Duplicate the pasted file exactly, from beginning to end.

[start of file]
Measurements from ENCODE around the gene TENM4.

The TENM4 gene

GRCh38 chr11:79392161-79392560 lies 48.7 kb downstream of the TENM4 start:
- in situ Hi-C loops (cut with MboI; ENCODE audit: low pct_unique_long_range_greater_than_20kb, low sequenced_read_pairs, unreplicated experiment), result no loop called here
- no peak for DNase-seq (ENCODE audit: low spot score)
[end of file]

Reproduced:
Measurements from ENCODE around the gene TENM4.

The TENM4 gene

GRCh38 chr11:79392161-79392560 lies 48.7 kb downstream of the TENM4 start:
- in situ Hi-C loops (cut with MboI; ENCODE audit: low pct_unique_long_range_greater_than_20kb, low sequenced_read_pairs, unreplicated experiment), result no loop called here
- no peak for DNase-seq (ENCODE audit: low spot score)